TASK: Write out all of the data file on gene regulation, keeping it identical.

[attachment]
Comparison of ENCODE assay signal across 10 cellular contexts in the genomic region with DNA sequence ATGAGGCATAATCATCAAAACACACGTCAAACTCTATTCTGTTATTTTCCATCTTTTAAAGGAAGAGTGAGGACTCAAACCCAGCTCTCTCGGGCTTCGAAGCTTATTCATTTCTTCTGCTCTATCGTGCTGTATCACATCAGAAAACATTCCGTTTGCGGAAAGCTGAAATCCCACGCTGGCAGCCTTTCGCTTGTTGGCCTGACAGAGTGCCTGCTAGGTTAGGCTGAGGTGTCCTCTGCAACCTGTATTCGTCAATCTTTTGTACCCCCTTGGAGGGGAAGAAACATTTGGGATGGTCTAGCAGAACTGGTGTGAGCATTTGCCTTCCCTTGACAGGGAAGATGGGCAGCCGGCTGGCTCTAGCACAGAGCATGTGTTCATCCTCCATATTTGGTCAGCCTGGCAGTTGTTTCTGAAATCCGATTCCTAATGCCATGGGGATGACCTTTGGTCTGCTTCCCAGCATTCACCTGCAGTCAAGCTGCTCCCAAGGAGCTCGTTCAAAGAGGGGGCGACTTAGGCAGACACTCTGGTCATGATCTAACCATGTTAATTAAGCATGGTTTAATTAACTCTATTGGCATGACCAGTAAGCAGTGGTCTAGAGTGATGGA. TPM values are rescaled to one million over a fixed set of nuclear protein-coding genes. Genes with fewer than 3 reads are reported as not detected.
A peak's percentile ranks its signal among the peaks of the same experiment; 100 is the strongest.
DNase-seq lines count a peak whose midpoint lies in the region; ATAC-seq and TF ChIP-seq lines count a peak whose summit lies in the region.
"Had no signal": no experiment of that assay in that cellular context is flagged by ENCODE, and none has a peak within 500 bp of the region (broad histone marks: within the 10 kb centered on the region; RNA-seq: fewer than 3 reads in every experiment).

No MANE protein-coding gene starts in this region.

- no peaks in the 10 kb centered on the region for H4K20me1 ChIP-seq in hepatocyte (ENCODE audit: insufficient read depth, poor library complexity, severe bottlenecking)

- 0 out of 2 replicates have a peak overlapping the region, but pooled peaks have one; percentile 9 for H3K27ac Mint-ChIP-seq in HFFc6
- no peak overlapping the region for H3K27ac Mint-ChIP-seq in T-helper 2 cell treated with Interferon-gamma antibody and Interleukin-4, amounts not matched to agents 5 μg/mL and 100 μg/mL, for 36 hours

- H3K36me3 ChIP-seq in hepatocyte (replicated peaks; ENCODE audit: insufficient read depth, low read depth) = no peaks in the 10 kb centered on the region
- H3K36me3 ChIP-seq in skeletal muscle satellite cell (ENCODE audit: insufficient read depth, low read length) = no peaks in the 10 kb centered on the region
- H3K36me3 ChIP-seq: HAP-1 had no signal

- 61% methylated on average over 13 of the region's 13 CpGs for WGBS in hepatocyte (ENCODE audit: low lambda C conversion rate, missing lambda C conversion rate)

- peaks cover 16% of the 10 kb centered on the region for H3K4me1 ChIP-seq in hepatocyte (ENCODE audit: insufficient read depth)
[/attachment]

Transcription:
Comparison of ENCODE assay signal across 10 cellular contexts in the genomic region with DNA sequence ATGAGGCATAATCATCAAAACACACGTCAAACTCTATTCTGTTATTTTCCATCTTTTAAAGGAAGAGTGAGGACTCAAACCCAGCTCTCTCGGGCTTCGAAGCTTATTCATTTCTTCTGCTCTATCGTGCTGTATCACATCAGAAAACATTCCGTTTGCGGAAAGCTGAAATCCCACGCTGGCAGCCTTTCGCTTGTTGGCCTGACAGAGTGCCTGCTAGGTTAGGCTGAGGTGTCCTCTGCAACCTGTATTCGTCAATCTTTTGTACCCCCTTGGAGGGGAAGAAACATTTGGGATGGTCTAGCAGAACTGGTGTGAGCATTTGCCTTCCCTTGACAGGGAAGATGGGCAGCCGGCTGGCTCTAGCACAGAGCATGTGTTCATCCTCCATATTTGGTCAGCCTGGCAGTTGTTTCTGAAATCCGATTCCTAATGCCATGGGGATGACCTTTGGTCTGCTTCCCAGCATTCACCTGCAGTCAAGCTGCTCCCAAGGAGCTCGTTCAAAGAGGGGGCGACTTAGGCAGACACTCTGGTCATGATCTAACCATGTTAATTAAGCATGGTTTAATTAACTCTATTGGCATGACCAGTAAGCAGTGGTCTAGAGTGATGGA. TPM values are rescaled to one million over a fixed set of nuclear protein-coding genes. Genes with fewer than 3 reads are reported as not detected.
A peak's percentile ranks its signal among the peaks of the same experiment; 100 is the strongest.
DNase-seq lines count a peak whose midpoint lies in the region; ATAC-seq and TF ChIP-seq lines count a peak whose summit lies in the region.
"Had no signal": no experiment of that assay in that cellular context is flagged by ENCODE, and none has a peak within 500 bp of the region (broad histone marks: within the 10 kb centered on the region; RNA-seq: fewer than 3 reads in every experiment).

No MANE protein-coding gene starts in this region.

- no peaks in the 10 kb centered on the region for H4K20me1 ChIP-seq in hepatocyte (ENCODE audit: insufficient read depth, poor library complexity, severe bottlenecking)

- 0 out of 2 replicates have a peak overlapping the region, but pooled peaks have one; percentile 9 for H3K27ac Mint-ChIP-seq in HFFc6
- no peak overlapping the region for H3K27ac Mint-ChIP-seq in T-helper 2 cell treated with Interferon-gamma antibody and Interleukin-4, amounts not matched to agents 5 μg/mL and 100 μg/mL, for 36 hours

- H3K36me3 ChIP-seq in hepatocyte (replicated peaks; ENCODE audit: insufficient read depth, low read depth) = no peaks in the 10 kb centered on the region
- H3K36me3 ChIP-seq in skeletal muscle satellite cell (ENCODE audit: insufficient read depth, low read length) = no peaks in the 10 kb centered on the region
- H3K36me3 ChIP-seq: HAP-1 had no signal

- 61% methylated on average over 13 of the region's 13 CpGs for WGBS in hepatocyte (ENCODE audit: low lambda C conversion rate, missing lambda C conversion rate)

- peaks cover 16% of the 10 kb centered on the region for H3K4me1 ChIP-seq in hepatocyte (ENCODE audit: insufficient read depth)